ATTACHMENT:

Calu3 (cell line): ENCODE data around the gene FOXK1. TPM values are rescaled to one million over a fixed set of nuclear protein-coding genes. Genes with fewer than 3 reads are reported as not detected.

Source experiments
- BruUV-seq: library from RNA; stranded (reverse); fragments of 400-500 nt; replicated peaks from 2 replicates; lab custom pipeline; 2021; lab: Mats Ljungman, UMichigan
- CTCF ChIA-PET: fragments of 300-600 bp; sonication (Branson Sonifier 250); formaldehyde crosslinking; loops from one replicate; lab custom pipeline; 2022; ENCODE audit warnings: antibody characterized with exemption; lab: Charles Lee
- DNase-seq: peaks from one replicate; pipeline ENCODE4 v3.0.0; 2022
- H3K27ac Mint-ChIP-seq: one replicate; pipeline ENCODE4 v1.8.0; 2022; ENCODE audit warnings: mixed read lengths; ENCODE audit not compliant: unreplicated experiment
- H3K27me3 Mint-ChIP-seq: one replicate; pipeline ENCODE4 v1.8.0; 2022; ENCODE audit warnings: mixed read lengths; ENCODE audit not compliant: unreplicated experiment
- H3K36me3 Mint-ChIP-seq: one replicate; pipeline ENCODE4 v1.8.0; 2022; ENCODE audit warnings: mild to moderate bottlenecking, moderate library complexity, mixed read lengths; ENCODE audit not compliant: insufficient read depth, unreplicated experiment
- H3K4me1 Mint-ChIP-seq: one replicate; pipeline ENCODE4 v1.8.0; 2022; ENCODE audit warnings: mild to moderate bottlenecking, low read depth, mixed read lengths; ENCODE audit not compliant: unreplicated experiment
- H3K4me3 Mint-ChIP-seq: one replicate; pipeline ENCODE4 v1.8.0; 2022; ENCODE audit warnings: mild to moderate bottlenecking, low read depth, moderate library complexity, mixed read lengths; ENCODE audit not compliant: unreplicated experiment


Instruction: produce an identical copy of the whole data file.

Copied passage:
Calu3 (cell line): ENCODE data around the gene FOXK1. TPM values are rescaled to one million over a fixed set of nuclear protein-coding genes. Genes with fewer than 3 reads are reported as not detected.

Source experiments
- BruUV-seq: library from RNA; stranded (reverse); fragments of 400-500 nt; replicated peaks from 2 replicates; lab custom pipeline; 2021; lab: Mats Ljungman, UMichigan
- CTCF ChIA-PET: fragments of 300-600 bp; sonication (Branson Sonifier 250); formaldehyde crosslinking; loops from one replicate; lab custom pipeline; 2022; ENCODE audit warnings: antibody characterized with exemption; lab: Charles Lee
- DNase-seq: peaks from one replicate; pipeline ENCODE4 v3.0.0; 2022
- H3K27ac Mint-ChIP-seq: one replicate; pipeline ENCODE4 v1.8.0; 2022; ENCODE audit warnings: mixed read lengths; ENCODE audit not compliant: unreplicated experiment
- H3K27me3 Mint-ChIP-seq: one replicate; pipeline ENCODE4 v1.8.0; 2022; ENCODE audit warnings: mixed read lengths; ENCODE audit not compliant: unreplicated experiment
- H3K36me3 Mint-ChIP-seq: one replicate; pipeline ENCODE4 v1.8.0; 2022; ENCODE audit warnings: mild to moderate bottlenecking, moderate library complexity, mixed read lengths; ENCODE audit not compliant: insufficient read depth, unreplicated experiment
- H3K4me1 Mint-ChIP-seq: one replicate; pipeline ENCODE4 v1.8.0; 2022; ENCODE audit warnings: mild to moderate bottlenecking, low read depth, mixed read lengths; ENCODE audit not compliant: unreplicated experiment
- H3K4me3 Mint-ChIP-seq: one replicate; pipeline ENCODE4 v1.8.0; 2022; ENCODE audit warnings: mild to moderate bottlenecking, low read depth, moderate library complexity, mixed read lengths; ENCODE audit not compliant: unreplicated experiment